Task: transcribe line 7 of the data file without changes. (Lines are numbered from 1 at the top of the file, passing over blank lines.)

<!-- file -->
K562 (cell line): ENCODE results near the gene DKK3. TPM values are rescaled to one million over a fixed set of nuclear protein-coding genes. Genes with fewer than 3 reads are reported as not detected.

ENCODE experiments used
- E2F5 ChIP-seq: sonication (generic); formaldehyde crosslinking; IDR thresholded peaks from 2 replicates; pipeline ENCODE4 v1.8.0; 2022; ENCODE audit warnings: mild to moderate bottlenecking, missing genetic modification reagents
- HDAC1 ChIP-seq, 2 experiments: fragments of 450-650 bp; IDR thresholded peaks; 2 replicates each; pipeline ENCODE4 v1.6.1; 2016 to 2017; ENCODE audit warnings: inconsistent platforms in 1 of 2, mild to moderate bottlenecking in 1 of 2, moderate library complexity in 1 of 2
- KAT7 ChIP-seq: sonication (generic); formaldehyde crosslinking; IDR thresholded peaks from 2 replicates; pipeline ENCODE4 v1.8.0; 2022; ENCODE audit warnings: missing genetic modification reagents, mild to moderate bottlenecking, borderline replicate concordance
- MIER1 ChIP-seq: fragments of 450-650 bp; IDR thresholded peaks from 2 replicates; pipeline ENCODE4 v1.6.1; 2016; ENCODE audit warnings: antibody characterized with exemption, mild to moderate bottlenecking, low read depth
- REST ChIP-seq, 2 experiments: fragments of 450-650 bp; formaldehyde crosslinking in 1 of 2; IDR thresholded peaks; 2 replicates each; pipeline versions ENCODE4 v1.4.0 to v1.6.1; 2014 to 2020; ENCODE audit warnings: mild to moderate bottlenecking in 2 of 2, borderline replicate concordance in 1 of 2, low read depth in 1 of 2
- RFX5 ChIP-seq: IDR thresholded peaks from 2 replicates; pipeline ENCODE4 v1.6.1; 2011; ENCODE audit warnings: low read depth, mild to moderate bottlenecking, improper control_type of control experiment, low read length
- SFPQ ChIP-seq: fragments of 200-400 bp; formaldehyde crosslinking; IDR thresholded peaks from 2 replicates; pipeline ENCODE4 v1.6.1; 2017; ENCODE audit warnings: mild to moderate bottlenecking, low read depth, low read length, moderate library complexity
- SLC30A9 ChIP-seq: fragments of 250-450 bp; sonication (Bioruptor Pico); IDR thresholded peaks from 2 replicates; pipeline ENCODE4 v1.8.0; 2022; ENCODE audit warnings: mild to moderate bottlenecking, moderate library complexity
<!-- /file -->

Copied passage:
- REST ChIP-seq, 2 experiments: fragments of 450-650 bp; formaldehyde crosslinking in 1 of 2; IDR thresholded peaks; 2 replicates each; pipeline versions ENCODE4 v1.4.0 to v1.6.1; 2014 to 2020; ENCODE audit warnings: mild to moderate bottlenecking in 2 of 2, borderline replicate concordance in 1 of 2, low read depth in 1 of 2